Japanese computer scientists have developed a special purpose computer that can project high-quality three-dimensional (3D) holography as video. The research team led by Tomoyoshi Ito (professor at the Institute for Global Prominent Research, Chiba University), has been working to increase the speed of the holographic projections by developing new hardware.
Holography has a long history. Since 1960, when the first laser was invented, many works involving laser holograms have been produced. For digitalizing these analog technologies and developing electron holography techniques to project 3D holography images as video, computing powers with more than 10 frames per second and 1 trillion pixels per frame are required. Therefore, hardware development as well as corresponding software development represents some of the biggest challenges for researchers in this field. Also, to make a 3D object from two-dimensional (2D) data, it is necessary to consider several factors, which include the binocular parallax, motion parallax, convergence angle, focus adjustment and estimates made based on human experience. Currently, general 3D televisions use binocular parallax for the stereoscopy, but children cannot use this technology because it has the potential to damage their health (a risk, that is related to the difference between the distances that a brain perceives and those that the eyes focus on). Many researchers around the world have been investing in video holography, which may allow more people to enjoy 3D TVs safely.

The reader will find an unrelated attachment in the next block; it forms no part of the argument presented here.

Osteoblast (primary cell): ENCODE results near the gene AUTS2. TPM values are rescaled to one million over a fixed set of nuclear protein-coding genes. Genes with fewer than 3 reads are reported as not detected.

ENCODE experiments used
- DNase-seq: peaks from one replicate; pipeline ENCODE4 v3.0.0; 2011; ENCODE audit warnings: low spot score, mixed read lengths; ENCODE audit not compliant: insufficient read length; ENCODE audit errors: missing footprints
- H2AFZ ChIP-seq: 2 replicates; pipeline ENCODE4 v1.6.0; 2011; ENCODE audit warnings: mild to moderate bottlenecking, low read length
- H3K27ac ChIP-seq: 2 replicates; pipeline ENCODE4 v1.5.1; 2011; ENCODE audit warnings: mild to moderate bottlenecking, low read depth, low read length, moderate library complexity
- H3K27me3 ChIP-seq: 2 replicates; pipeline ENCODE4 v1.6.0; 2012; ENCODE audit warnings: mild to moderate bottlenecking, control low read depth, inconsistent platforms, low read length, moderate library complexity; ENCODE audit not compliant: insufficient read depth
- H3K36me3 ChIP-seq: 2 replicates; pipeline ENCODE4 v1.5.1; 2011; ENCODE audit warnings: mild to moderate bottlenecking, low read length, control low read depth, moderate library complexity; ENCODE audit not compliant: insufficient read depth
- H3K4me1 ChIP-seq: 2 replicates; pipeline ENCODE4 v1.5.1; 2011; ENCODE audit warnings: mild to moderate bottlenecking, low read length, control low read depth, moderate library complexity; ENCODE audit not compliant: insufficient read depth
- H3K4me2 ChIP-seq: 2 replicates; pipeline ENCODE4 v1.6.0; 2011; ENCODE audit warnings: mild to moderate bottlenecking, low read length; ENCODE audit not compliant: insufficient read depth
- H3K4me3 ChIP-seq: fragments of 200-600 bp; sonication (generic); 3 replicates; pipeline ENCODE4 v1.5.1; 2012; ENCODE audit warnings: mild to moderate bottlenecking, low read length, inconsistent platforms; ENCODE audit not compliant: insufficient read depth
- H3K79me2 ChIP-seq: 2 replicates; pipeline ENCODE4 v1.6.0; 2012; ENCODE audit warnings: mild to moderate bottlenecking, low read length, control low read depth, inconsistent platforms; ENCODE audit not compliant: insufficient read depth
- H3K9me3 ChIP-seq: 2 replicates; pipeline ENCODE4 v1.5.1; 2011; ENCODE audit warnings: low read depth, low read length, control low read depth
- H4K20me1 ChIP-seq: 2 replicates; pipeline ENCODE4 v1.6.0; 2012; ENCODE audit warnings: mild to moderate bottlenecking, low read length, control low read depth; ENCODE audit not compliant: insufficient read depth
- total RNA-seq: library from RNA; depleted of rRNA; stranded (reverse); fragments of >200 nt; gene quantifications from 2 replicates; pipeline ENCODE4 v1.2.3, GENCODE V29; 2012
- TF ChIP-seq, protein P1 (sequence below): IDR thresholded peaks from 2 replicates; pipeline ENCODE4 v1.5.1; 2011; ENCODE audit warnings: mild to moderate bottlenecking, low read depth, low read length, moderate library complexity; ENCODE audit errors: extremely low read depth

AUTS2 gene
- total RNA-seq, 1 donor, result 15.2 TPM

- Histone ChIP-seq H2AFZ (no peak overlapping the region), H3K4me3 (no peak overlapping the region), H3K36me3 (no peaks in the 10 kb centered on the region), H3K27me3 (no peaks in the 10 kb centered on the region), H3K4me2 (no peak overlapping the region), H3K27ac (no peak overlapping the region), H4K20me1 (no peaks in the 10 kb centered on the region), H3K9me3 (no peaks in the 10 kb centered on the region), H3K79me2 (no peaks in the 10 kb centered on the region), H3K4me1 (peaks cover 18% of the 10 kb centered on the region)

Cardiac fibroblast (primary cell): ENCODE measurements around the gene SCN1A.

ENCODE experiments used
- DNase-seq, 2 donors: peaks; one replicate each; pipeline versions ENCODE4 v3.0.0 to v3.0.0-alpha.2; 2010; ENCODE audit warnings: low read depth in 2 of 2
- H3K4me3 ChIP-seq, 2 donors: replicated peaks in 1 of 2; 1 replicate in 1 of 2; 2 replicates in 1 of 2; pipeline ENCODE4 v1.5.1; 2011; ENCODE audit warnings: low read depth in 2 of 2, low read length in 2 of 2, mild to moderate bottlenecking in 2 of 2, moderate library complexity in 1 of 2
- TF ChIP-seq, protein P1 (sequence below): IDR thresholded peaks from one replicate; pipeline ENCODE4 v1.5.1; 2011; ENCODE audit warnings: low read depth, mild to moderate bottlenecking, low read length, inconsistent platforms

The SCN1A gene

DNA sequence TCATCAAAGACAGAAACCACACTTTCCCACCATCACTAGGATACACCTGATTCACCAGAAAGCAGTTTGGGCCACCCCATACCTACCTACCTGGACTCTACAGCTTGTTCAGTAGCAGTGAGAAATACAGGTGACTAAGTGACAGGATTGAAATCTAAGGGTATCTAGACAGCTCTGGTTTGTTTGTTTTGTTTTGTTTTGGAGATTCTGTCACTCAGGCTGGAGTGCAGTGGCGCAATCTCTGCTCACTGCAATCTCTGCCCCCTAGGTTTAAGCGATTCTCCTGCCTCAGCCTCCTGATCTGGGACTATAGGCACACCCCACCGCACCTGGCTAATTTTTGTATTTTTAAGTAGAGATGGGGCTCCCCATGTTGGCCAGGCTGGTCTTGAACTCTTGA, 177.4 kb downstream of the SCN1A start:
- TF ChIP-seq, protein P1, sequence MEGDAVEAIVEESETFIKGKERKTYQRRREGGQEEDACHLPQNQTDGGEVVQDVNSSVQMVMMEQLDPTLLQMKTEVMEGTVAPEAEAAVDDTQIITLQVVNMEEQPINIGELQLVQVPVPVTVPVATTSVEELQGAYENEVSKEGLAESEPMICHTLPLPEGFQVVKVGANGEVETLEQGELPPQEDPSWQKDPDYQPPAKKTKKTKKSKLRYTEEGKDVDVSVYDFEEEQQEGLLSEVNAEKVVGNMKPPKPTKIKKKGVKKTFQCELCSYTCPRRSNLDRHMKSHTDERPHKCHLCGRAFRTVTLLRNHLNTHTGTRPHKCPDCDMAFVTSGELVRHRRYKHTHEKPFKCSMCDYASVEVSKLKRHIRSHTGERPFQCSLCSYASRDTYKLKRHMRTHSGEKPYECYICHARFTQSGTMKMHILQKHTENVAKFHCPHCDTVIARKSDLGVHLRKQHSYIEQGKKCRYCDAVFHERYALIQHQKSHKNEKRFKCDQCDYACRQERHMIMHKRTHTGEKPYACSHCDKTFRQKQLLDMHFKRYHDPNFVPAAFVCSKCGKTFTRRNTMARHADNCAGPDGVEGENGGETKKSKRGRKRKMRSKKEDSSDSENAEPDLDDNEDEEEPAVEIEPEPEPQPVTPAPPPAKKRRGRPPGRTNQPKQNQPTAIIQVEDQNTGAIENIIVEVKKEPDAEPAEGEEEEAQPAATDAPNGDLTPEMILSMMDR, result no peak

Ito, who is an astronomer and a computer scientist, began working on specially designed computers for holography, called HORN in 1992. The HORN-8, which adopts a calculation method, the amplitude type for adjusting the intensity of light, was recognized as the world’s fastest computer for holography in a publication in the international science journal Nature Electronics on April 17, 2018. With the newly developed ‘phase type’ HORN-8, the calculation method for adjusting the phase of light was implemented and the researchers were successful at projecting holography information as a 3D video with high quality images. ‘We have been developing high speed computers for 3D holography by implementing the knowledge of information engineering and the technology of electrical and electronic engineering and by learning insights from computer science and optical methods. This is a result of the interdisciplinary approach of our research that has been conducted for over 25 years with the commendable effort by our students, who have been studying at our lab.’, Tomoyoshi Ito said. Takashi Nishitsuji, a former student of Ito’s lab and now assistant professor at Tokyo Metropolitan University, who led the experiment, said ‘HORN-8 is the fruit of many people’s wisdom, skills, and efforts. We want to continue the research of HORN and try other methods from various perspectives for its practical application.’
In the latest phase type of HORN-8, eight chips are mounted on the FPGA (Field Programmable Gate Array) electronic board. This enables one to avoid a bottleneck problem for the processing speed with the calculation method, by which the chips are prevented from communicating with each other. With this approach, HORN-8 increases the computing speed in proportion to the number of chips, so that it can project video holography more clearly.